Oil prices fall on worries about China COVID surge


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LONDON — Oil prices fell on Wednesday as concerns about an upsurge in COVID-19 cases in China, the world’s top oil importer, outweighed expectations easing pandemic restrictions would lead to economic recovery and growth in demand for fuel.

Brent futures for February delivery fell 42 cents, or 0.5%, to $83.91 a barrel, by 1215 GMT. U.S. crude fell 32 cents, or 0.4%, to $79.21 per barrel.

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Both benchmarks fell by over $1 per barrel earlier in the session after rising to their highest in three weeks on Tuesday on expectations of a rise in fuel demand.

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China said it will stop requiring inbound travelers to go into quarantine from Jan. 8, a major step towards relaxing stringent curbs on its borders.

China’s civil aviation authority said it would fully restore pre-pandemic flight procedures by the summer-autumn of 2023.

Chinese hospitals have been under intense pressure due to a surge in COVID-19 infections as the country moves towards treating the virus as endemic.

“Even after China eased COVID restrictions, it is difficult for demand to recover in a short time due to the rapid decline of people’s outdoor activities due to the massive infection (numbers),” said Leon Li, an analyst at CMC Markets.

Oil refiners in the United States on Tuesday worked to resume operations at a dozen facilities knocked offline by freezing weather across much of the country, a recovery that in some cases will stretch into January.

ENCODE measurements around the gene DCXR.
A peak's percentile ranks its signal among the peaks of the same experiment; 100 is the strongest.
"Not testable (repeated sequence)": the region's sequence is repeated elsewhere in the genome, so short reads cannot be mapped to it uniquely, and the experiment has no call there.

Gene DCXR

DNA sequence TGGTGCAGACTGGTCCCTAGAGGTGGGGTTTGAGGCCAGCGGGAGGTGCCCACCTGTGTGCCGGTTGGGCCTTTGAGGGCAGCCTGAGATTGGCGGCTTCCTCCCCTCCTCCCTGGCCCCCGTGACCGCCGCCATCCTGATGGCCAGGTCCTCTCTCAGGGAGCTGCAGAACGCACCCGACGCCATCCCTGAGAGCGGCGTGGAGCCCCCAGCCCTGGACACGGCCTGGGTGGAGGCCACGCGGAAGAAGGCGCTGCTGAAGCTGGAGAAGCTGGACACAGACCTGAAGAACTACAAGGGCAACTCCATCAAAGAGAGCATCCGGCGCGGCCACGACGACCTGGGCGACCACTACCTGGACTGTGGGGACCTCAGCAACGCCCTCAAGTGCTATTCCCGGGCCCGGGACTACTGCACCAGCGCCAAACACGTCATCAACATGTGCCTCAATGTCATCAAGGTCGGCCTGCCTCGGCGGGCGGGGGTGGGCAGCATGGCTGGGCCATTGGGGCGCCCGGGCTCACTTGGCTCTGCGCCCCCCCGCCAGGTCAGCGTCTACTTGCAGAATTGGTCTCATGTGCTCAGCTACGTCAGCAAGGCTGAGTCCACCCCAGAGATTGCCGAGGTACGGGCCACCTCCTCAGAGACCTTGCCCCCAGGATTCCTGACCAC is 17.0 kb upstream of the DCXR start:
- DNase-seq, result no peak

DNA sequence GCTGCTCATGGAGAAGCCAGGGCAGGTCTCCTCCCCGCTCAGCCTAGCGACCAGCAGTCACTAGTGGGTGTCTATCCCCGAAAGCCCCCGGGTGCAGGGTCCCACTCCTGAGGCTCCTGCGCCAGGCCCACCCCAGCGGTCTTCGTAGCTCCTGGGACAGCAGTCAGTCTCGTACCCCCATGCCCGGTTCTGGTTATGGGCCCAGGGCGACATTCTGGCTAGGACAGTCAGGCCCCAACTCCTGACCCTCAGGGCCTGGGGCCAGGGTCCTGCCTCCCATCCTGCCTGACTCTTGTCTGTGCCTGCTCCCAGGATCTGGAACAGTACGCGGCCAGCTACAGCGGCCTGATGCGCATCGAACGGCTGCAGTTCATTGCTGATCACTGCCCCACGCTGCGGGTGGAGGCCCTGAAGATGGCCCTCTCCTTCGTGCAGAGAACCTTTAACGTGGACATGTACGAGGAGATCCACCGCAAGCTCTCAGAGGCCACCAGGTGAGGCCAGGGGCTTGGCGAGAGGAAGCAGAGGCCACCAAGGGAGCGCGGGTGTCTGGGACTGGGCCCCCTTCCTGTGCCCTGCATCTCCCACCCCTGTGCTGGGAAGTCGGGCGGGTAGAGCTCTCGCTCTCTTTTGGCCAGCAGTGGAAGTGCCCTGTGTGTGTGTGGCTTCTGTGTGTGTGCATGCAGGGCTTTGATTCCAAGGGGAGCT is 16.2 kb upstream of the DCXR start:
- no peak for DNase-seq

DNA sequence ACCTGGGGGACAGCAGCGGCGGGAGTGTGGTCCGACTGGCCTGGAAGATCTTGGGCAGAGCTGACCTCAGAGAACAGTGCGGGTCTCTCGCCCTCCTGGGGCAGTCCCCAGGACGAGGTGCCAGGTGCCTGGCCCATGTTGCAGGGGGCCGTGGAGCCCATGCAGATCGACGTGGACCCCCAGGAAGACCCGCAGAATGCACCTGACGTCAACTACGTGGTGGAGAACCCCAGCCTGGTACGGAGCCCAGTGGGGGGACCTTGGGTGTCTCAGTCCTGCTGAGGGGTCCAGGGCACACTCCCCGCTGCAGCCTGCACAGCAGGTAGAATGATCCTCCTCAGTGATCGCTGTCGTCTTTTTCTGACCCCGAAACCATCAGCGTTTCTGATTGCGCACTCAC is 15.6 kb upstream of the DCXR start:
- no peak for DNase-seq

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The Arctic blast cut oil and gas production from North Dakota and Texas.

Prices were supported by news that Russia aims to ban oil sales from Feb. 1 to countries that abide by a G7 price cap imposed on Dec. 5. But details of how the ban would work were unclear and hence gave only a modest support to prices.

U.S. crude oil stocks were estimated to have fallen 1.6 million barrels last week with distillate inventories also seen down, a preliminary Reuters poll showed on Tuesday.

Industry group the American Petroleum Institute is due to release data at 4.30 p.m. EDT (2130 GMT) on Wednesday. The U.S. government will release its figures at 10.30 a.m. (1530 GMT) on Thursday. (Reporting by Arathy Somasekhar and Isabel Kua; Editing by Simon Cameron-Moore, Christian Schmollinger, Louise Heavens and Barbara Lewis)



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